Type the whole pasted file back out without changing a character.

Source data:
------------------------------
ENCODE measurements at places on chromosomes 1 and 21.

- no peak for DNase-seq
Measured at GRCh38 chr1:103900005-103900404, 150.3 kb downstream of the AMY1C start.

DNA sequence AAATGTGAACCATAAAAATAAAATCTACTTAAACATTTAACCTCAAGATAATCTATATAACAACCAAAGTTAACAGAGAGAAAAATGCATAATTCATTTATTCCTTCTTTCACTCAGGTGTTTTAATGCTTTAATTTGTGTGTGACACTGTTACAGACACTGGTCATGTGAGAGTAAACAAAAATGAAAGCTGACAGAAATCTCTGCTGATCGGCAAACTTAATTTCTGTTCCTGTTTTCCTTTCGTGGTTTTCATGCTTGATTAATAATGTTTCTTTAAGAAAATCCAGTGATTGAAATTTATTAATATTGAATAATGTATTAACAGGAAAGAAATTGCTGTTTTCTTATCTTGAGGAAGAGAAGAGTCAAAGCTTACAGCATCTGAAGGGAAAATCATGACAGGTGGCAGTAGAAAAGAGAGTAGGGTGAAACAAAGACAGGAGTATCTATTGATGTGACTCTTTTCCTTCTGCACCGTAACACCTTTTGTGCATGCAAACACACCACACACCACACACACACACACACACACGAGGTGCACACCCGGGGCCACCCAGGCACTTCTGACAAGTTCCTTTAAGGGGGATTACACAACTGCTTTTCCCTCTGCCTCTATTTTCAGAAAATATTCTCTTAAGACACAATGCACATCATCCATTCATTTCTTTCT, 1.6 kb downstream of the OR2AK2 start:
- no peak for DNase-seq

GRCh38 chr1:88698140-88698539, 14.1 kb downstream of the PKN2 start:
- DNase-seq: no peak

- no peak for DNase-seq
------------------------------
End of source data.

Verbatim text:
ENCODE measurements at places on chromosomes 1 and 21.

- no peak for DNase-seq
Measured at GRCh38 chr1:103900005-103900404, 150.3 kb downstream of the AMY1C start.

DNA sequence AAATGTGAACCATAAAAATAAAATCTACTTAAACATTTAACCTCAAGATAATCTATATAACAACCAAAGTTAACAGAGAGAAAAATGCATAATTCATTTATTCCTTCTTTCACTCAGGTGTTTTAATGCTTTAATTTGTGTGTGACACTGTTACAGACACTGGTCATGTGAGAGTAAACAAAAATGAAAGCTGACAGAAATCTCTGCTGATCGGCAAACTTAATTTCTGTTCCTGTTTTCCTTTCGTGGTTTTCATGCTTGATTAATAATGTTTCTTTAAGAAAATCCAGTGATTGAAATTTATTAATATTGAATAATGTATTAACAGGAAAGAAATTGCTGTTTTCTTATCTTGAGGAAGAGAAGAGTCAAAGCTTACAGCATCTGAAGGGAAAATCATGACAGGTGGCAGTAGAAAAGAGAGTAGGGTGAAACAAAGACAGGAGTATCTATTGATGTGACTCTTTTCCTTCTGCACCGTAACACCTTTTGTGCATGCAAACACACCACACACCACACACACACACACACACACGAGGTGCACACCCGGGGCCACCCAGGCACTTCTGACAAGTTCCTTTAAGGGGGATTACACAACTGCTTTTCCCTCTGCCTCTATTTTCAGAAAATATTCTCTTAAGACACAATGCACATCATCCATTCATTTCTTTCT, 1.6 kb downstream of the OR2AK2 start:
- no peak for DNase-seq

GRCh38 chr1:88698140-88698539, 14.1 kb downstream of the PKN2 start:
- DNase-seq: no peak

- no peak for DNase-seq